Friday, July 07, 2006

Poetry Friday 8

Today I offer two poems by Hugh Sidgwick, who was killed in the First World War, and one by his brother Frank, who survived the First World War to become one half of the old publishing firm Sidgwick and Jackson.


Is it because that lad is dead

My eyes are doing a double duty,
And drink, for his sake and in his stead,

Twice their accustomed draught of beauty;

Or does the intoxicating Earth

Ferment in me with stronger leaven,
Because, for seeing the year's rebirth,

He loans me eyes that look on heaven ?

Frank Sidgwick (The poem is thought to be about his brother Hugh.)

The Aeronaut to his Lady

      Why ?

                  Slow !'

Hugh Sidgwick

The Examinee

SHUT up the note-book, away with the pen,
Back with my books to the shelf:
Off with respectable clothes and a collar,
Off with the manners and ways of a scholar,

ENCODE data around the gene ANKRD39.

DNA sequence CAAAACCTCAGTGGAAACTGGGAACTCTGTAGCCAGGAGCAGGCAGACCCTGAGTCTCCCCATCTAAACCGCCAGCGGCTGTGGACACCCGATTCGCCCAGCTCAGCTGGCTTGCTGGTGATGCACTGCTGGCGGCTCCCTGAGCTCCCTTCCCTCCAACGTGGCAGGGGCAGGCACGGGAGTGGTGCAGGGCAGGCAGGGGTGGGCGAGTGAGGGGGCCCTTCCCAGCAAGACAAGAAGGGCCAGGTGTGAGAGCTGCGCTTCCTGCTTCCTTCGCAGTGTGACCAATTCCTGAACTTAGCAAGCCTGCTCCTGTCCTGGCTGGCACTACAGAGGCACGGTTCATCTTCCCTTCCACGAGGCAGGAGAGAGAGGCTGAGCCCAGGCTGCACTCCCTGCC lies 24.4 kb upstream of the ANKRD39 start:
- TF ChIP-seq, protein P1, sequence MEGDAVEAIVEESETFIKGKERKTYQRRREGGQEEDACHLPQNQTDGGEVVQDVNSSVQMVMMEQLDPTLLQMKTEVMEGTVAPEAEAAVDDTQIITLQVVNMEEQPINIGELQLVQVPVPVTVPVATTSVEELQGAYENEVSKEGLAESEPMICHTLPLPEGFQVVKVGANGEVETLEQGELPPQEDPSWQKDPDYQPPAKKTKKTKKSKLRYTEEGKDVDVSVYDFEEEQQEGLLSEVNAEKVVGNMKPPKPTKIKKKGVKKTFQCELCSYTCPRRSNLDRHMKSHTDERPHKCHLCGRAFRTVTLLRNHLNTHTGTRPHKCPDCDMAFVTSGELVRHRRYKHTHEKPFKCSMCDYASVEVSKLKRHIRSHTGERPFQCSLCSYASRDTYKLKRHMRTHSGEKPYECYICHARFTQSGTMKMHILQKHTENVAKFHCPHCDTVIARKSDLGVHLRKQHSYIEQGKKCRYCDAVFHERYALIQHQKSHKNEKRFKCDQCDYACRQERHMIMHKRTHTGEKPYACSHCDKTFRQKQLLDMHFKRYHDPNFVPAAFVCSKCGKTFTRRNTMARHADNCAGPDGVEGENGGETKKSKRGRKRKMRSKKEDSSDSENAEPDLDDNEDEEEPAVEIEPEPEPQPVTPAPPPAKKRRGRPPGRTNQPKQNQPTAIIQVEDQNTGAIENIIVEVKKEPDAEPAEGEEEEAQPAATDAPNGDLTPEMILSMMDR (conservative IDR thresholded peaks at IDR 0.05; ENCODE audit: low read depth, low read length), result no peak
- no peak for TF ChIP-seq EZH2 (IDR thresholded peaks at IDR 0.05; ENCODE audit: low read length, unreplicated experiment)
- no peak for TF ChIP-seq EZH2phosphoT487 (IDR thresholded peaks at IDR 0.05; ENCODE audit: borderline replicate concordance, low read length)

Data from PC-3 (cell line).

Back to the natural self.
For examiners all have done their worst
And the first shall be last, and the last get a First:
And the facts and dates that plagued so long,
The few that were right, the many wrong,—
Shall dance away to the sound of a song
Spurned, forgotten, despised, dispersed.
I know a spot in the Cumberland Hills,
Shady, secluded, cool;
There, like a prodigal son returning,
There I shall wash me clean of my learning
Deep in a grass-edged pool;
And the tangled questions that never were clear,
And the tangled answers, never sincere,
And the worry and fret and cares that cumber,
The faults and failings beyond all number
Shall wane, and weave themselves to a slumber
Down in the meadows of Buttermere.
What if I mixed up Athens and Rome,
Dated Achilles A. D.,
Said that St. Luke was imprisoned at Zenda,
Never agreed in number or gender—
What does it matter to me ?
What does it matter ? For I shall be gone
Soon from the haunt of the questioning don.
And there on the hills as the day is sinking,
Free from the trammels of abstract thinking,
There I shall win my rest by drinking
Draughts of the river Oblivion.

Hugh Sidgwick, 1903

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